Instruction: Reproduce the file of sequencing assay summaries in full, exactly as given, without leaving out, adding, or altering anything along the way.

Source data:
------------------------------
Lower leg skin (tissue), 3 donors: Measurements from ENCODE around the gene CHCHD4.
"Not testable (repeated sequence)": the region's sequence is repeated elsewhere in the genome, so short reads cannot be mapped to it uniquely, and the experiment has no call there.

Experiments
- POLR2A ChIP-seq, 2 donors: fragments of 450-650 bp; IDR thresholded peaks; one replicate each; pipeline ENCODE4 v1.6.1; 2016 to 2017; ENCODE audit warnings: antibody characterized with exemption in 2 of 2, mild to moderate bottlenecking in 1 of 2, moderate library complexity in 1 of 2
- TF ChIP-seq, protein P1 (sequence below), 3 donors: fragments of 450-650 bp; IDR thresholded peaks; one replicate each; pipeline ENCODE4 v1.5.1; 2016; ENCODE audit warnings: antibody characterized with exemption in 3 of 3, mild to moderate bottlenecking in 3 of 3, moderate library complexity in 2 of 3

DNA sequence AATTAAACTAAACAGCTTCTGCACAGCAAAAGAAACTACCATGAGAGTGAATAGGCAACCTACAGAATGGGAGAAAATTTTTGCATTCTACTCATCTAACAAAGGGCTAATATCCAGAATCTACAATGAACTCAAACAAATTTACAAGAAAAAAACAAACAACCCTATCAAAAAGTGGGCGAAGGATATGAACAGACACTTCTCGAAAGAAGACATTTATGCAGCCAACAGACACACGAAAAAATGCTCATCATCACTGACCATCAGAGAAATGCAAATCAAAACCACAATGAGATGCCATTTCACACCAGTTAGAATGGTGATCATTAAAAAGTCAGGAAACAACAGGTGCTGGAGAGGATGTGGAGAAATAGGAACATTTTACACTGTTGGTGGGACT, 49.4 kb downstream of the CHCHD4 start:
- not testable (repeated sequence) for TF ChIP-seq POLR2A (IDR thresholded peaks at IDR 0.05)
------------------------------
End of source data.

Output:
Lower leg skin (tissue), 3 donors: Measurements from ENCODE around the gene CHCHD4.
"Not testable (repeated sequence)": the region's sequence is repeated elsewhere in the genome, so short reads cannot be mapped to it uniquely, and the experiment has no call there.

Experiments
- POLR2A ChIP-seq, 2 donors: fragments of 450-650 bp; IDR thresholded peaks; one replicate each; pipeline ENCODE4 v1.6.1; 2016 to 2017; ENCODE audit warnings: antibody characterized with exemption in 2 of 2, mild to moderate bottlenecking in 1 of 2, moderate library complexity in 1 of 2
- TF ChIP-seq, protein P1 (sequence below), 3 donors: fragments of 450-650 bp; IDR thresholded peaks; one replicate each; pipeline ENCODE4 v1.5.1; 2016; ENCODE audit warnings: antibody characterized with exemption in 3 of 3, mild to moderate bottlenecking in 3 of 3, moderate library complexity in 2 of 3

DNA sequence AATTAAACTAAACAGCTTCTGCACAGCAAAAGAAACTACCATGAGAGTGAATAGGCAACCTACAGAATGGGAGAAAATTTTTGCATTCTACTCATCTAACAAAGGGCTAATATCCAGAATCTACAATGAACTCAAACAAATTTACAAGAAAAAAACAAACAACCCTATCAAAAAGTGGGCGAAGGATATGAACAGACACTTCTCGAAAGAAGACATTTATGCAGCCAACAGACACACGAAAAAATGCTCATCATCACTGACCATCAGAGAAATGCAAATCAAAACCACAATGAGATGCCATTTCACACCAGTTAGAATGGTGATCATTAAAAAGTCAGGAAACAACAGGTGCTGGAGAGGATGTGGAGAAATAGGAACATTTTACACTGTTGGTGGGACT, 49.4 kb downstream of the CHCHD4 start:
- not testable (repeated sequence) for TF ChIP-seq POLR2A (IDR thresholded peaks at IDR 0.05)